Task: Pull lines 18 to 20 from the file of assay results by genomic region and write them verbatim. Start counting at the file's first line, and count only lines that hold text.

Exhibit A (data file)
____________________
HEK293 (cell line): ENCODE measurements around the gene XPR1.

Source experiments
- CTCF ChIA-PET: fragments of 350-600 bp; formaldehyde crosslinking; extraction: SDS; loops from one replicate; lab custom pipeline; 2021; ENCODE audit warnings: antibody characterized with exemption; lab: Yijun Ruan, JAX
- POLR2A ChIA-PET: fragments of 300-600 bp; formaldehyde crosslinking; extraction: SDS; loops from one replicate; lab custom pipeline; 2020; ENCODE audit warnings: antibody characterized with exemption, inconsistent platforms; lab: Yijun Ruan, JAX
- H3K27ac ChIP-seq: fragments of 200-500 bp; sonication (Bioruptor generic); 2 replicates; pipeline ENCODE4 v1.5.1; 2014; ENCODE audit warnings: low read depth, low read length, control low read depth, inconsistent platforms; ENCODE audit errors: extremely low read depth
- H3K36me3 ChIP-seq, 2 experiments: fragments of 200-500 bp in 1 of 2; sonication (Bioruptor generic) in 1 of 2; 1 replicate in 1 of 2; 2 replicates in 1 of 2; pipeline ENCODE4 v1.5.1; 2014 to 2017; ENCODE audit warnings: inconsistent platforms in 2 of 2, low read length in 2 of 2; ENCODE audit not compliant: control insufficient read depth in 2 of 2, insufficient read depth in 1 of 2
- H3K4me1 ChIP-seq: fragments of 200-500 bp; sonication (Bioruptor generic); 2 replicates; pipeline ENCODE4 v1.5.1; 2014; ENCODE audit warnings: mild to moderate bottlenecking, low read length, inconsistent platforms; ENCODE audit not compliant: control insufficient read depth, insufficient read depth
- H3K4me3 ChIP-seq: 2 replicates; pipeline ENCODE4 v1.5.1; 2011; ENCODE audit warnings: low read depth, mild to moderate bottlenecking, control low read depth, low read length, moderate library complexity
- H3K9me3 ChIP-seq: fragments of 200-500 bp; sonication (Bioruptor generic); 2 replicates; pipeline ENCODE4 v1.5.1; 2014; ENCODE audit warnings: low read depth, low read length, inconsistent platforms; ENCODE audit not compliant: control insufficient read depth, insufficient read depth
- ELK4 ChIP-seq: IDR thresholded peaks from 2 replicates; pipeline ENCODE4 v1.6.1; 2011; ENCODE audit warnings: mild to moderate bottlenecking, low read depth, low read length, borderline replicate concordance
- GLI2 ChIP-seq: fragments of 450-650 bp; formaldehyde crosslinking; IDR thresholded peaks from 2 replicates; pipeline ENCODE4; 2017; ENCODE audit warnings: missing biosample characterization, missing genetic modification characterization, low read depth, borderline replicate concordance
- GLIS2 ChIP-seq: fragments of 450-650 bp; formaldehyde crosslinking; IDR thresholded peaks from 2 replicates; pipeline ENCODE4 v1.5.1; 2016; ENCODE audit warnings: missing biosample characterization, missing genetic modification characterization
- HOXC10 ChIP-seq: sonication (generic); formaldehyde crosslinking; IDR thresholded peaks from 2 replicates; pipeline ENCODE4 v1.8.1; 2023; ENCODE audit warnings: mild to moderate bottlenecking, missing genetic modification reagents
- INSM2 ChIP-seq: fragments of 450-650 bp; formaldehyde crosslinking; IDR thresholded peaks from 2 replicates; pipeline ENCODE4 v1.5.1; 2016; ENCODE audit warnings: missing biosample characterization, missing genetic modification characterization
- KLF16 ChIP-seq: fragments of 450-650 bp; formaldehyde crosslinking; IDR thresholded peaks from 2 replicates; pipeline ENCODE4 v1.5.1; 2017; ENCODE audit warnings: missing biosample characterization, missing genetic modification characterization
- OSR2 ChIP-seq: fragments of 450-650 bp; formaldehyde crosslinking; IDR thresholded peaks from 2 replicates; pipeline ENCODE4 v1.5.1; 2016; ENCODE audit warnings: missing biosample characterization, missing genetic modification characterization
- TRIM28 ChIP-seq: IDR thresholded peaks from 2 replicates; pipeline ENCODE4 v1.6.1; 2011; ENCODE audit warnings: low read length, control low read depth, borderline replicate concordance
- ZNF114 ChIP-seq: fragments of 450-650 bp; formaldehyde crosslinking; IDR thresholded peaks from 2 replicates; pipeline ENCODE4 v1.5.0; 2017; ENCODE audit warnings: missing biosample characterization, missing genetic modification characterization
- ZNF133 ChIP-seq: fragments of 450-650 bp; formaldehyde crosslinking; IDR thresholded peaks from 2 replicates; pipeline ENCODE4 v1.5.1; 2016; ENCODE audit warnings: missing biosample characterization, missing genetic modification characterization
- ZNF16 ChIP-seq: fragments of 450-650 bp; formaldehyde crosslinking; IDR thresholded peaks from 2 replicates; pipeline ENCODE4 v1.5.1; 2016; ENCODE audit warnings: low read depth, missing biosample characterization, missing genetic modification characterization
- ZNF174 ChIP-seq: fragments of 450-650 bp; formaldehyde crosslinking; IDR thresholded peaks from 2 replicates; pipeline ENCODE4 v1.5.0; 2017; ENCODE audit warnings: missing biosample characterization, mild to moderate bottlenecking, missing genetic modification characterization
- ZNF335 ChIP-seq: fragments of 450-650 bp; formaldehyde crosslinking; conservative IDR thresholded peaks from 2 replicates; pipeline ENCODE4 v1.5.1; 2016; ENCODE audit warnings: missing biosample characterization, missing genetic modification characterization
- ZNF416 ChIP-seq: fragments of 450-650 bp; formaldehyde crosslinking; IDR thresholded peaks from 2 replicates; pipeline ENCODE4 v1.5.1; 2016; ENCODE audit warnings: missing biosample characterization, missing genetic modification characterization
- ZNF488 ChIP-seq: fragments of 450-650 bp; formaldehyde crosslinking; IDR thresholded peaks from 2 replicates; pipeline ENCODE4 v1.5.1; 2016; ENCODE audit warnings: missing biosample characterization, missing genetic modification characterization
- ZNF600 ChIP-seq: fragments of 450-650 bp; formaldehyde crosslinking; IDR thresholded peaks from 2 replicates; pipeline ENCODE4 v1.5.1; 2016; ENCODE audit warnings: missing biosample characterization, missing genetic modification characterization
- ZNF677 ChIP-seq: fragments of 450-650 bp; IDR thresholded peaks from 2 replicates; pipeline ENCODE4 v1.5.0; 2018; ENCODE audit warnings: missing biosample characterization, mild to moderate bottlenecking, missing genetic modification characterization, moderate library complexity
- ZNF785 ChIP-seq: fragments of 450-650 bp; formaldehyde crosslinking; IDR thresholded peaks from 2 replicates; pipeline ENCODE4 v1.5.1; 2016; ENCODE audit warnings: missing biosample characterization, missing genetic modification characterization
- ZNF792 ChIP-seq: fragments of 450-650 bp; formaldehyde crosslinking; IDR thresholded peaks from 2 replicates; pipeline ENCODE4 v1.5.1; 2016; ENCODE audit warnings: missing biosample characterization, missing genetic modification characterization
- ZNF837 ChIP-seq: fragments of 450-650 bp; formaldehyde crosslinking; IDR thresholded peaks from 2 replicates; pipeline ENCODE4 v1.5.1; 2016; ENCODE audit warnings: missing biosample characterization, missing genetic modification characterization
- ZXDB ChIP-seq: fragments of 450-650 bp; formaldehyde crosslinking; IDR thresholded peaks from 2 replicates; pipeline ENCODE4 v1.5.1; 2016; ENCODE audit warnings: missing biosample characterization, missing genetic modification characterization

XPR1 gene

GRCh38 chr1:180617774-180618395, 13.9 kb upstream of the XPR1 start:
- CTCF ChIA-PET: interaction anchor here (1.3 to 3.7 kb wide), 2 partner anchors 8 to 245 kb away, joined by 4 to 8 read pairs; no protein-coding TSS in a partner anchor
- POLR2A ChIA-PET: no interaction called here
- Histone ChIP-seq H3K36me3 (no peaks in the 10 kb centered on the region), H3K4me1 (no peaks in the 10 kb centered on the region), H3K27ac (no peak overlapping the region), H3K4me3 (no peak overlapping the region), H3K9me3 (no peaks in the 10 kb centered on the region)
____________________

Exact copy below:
- ZNF114 ChIP-seq: fragments of 450-650 bp; formaldehyde crosslinking; IDR thresholded peaks from 2 replicates; pipeline ENCODE4 v1.5.0; 2017; ENCODE audit warnings: missing biosample characterization, missing genetic modification characterization
- ZNF133 ChIP-seq: fragments of 450-650 bp; formaldehyde crosslinking; IDR thresholded peaks from 2 replicates; pipeline ENCODE4 v1.5.1; 2016; ENCODE audit warnings: missing biosample characterization, missing genetic modification characterization
- ZNF16 ChIP-seq: fragments of 450-650 bp; formaldehyde crosslinking; IDR thresholded peaks from 2 replicates; pipeline ENCODE4 v1.5.1; 2016; ENCODE audit warnings: low read depth, missing biosample characterization, missing genetic modification characterization